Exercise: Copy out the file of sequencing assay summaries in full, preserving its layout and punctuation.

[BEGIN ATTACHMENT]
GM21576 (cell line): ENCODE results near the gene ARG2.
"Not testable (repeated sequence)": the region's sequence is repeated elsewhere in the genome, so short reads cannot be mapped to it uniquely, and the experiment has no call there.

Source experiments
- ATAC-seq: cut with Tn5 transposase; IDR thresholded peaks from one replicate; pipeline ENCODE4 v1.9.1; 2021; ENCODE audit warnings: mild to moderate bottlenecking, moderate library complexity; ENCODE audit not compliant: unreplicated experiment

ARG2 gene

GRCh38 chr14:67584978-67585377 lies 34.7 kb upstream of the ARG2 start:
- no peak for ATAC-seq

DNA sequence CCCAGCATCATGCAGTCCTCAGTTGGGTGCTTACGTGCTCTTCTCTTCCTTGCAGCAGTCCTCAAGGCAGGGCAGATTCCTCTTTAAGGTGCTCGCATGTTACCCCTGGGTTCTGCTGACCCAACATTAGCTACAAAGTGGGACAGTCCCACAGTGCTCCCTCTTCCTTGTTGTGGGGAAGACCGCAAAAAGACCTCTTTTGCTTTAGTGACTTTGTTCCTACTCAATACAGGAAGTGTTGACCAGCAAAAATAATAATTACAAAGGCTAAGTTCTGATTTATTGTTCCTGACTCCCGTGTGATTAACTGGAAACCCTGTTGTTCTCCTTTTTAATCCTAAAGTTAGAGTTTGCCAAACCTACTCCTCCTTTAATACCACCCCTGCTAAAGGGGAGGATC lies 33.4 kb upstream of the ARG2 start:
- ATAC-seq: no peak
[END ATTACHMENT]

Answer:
GM21576 (cell line): ENCODE results near the gene ARG2.
"Not testable (repeated sequence)": the region's sequence is repeated elsewhere in the genome, so short reads cannot be mapped to it uniquely, and the experiment has no call there.

Source experiments
- ATAC-seq: cut with Tn5 transposase; IDR thresholded peaks from one replicate; pipeline ENCODE4 v1.9.1; 2021; ENCODE audit warnings: mild to moderate bottlenecking, moderate library complexity; ENCODE audit not compliant: unreplicated experiment

ARG2 gene

GRCh38 chr14:67584978-67585377 lies 34.7 kb upstream of the ARG2 start:
- no peak for ATAC-seq

DNA sequence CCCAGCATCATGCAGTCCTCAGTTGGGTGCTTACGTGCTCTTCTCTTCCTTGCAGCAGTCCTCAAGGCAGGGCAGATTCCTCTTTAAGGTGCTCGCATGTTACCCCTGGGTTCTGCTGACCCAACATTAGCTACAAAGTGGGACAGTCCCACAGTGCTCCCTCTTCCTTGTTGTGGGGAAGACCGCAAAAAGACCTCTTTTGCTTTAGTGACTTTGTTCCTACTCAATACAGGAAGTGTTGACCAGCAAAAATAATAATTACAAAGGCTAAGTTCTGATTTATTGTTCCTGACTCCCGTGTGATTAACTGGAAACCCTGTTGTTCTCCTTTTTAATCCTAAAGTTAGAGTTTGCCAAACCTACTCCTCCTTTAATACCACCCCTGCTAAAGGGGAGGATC lies 33.4 kb upstream of the ARG2 start:
- ATAC-seq: no peak